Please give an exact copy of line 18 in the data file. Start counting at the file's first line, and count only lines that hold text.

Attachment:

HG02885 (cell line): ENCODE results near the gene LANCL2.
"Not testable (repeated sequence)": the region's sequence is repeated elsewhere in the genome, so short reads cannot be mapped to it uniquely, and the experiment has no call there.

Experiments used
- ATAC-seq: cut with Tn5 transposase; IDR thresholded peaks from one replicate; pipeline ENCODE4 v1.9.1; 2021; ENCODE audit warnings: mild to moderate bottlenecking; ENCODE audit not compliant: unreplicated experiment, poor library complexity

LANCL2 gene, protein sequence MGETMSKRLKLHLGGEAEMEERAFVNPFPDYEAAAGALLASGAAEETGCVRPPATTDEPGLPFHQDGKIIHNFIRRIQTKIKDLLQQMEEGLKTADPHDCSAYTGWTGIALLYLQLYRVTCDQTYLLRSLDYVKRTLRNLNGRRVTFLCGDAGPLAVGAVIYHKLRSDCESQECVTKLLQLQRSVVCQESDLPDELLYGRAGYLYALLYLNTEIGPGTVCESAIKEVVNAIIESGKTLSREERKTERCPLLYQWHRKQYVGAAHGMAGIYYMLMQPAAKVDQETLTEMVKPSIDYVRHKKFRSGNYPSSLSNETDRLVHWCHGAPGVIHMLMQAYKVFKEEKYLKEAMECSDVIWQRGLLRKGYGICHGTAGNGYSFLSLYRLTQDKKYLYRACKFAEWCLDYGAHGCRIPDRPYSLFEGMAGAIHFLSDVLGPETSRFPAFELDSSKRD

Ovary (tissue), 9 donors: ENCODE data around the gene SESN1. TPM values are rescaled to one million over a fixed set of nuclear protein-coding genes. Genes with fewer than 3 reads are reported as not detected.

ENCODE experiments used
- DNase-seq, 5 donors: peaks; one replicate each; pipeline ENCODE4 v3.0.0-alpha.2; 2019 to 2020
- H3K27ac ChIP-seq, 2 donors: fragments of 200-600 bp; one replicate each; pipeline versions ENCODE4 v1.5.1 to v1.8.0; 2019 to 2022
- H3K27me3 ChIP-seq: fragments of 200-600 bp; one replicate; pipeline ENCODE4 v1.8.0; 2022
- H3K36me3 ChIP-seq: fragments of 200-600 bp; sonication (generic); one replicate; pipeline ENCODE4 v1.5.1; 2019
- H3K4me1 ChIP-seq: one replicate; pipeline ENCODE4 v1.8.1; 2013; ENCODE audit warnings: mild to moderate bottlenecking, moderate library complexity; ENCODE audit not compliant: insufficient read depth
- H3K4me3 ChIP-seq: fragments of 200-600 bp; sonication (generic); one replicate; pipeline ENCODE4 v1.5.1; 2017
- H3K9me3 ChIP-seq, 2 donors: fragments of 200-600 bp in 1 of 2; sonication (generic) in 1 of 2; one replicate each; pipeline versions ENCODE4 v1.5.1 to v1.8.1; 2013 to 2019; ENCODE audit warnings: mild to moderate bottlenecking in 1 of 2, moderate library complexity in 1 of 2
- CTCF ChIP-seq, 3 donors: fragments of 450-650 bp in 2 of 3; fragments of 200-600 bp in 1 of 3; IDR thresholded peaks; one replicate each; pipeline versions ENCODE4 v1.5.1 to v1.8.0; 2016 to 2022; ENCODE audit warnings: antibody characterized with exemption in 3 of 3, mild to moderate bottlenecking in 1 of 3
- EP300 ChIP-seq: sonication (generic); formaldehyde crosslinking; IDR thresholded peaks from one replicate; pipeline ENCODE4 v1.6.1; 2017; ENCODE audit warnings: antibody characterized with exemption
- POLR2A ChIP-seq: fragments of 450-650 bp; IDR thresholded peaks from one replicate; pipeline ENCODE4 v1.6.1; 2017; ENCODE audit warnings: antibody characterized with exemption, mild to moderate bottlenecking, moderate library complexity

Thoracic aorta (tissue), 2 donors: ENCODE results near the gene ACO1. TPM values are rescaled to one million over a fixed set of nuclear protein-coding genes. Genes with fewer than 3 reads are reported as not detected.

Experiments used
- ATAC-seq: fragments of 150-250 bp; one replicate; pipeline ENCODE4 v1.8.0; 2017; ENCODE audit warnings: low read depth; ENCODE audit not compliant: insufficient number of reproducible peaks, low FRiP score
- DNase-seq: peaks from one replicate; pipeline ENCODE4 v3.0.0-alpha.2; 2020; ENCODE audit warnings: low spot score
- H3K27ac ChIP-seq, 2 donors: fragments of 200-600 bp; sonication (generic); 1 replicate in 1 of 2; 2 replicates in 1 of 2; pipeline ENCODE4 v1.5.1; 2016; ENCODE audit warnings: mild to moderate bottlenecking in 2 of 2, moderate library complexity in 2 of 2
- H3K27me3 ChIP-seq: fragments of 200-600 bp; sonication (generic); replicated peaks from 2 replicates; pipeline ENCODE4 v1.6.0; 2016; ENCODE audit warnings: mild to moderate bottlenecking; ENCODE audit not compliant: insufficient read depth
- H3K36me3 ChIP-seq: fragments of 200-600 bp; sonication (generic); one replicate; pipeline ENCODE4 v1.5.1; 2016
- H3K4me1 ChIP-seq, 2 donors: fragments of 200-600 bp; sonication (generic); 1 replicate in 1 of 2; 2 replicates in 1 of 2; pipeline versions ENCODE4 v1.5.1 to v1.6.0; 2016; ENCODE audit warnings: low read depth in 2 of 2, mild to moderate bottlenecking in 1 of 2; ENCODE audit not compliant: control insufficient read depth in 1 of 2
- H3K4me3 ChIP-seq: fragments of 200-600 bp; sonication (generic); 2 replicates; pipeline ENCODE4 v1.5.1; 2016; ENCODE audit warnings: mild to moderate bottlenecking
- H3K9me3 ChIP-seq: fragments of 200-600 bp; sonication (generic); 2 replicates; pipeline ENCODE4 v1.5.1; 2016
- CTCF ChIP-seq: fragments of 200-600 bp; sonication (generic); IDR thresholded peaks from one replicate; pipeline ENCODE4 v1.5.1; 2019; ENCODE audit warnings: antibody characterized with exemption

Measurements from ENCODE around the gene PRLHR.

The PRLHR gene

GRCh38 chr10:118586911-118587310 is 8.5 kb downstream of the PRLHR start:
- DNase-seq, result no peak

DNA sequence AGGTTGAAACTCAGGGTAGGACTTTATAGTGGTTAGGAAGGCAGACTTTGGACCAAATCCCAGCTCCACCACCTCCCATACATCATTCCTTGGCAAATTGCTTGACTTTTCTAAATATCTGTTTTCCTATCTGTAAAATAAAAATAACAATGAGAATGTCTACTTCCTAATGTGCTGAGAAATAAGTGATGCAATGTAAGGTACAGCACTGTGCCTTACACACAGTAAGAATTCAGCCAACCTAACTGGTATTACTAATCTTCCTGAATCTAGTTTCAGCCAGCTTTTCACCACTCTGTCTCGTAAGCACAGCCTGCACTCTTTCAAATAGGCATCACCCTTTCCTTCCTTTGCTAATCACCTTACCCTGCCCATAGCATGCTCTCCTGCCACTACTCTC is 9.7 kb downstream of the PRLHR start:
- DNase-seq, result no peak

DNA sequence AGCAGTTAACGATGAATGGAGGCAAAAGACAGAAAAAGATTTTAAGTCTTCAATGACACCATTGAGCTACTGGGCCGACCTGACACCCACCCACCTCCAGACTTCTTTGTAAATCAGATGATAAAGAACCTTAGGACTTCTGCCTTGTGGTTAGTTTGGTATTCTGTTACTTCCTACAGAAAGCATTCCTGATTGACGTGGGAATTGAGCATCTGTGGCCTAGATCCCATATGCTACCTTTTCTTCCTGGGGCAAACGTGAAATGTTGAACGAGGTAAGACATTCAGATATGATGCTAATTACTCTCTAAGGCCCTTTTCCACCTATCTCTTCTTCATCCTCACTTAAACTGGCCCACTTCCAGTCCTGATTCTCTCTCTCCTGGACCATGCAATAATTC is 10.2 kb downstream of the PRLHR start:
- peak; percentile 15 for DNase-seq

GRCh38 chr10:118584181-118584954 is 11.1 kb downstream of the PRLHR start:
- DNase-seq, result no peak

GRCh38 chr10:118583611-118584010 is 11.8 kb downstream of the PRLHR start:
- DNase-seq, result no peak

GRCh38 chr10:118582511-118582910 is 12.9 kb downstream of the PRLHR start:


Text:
Thoracic aorta (tissue), 2 donors: ENCODE results near the gene ACO1. TPM values are rescaled to one million over a fixed set of nuclear protein-coding genes. Genes with fewer than 3 reads are reported as not detected.